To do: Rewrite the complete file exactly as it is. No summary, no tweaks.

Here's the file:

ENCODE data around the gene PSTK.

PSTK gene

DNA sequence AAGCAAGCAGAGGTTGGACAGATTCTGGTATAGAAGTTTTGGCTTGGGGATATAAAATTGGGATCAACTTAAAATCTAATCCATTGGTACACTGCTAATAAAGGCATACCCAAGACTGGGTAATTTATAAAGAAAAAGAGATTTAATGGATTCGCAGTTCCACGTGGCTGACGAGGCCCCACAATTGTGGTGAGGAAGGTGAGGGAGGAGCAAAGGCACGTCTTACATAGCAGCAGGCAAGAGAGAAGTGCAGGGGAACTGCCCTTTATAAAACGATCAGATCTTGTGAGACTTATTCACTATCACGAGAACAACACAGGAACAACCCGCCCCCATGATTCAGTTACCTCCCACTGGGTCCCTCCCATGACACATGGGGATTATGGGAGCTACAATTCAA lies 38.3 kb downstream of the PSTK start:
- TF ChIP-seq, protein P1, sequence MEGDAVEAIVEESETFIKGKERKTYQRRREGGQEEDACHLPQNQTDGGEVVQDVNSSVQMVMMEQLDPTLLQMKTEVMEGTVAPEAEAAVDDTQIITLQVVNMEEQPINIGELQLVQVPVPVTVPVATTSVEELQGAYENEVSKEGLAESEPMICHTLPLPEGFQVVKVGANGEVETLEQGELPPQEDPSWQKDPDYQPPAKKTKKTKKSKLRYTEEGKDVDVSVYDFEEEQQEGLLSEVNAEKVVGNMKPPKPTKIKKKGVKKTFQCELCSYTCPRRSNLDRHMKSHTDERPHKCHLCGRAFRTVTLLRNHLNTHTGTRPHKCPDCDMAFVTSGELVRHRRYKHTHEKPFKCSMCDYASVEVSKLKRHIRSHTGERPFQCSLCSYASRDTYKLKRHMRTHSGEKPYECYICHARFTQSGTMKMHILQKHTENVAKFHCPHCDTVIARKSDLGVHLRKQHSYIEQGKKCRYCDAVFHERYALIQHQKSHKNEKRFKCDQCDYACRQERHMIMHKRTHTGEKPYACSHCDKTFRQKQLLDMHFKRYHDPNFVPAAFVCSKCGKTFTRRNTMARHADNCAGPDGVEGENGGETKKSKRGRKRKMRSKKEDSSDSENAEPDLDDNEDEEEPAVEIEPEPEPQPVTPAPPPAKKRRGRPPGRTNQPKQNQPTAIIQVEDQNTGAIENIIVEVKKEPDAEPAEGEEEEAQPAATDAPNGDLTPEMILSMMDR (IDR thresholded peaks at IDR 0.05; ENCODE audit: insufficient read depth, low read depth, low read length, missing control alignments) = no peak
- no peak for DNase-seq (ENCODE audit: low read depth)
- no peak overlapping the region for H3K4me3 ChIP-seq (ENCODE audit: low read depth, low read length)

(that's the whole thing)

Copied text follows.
ENCODE data around the gene PSTK.

PSTK gene

DNA sequence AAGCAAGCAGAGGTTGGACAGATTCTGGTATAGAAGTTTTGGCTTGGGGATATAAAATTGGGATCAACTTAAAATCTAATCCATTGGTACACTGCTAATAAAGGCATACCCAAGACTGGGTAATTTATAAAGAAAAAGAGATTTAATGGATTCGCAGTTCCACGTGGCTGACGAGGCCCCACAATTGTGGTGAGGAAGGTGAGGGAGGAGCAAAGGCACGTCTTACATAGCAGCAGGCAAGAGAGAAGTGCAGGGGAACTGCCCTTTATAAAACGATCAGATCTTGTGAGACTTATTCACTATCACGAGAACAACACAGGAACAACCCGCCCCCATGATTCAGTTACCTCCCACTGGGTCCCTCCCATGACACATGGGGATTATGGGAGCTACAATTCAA lies 38.3 kb downstream of the PSTK start:
- TF ChIP-seq, protein P1, sequence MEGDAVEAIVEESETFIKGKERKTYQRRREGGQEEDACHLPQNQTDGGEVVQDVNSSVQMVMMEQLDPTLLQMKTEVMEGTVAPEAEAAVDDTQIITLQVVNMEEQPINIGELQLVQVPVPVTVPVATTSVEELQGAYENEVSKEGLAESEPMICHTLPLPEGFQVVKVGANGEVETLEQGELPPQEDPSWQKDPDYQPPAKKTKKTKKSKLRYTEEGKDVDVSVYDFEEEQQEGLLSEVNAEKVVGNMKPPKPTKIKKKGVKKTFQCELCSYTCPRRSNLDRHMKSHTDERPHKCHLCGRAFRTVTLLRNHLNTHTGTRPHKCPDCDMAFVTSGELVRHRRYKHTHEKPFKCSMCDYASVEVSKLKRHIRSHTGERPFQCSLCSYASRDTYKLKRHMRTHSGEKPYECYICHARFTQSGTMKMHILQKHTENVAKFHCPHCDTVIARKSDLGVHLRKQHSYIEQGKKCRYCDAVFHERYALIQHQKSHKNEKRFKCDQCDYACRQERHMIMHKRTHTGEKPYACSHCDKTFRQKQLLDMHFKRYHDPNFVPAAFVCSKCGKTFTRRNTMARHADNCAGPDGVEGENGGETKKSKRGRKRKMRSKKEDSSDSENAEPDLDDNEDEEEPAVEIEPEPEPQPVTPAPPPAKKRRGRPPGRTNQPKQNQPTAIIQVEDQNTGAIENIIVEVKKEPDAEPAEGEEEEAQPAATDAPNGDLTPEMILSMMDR (IDR thresholded peaks at IDR 0.05; ENCODE audit: insufficient read depth, low read depth, low read length, missing control alignments) = no peak
- no peak for DNase-seq (ENCODE audit: low read depth)
- no peak overlapping the region for H3K4me3 ChIP-seq (ENCODE audit: low read depth, low read length)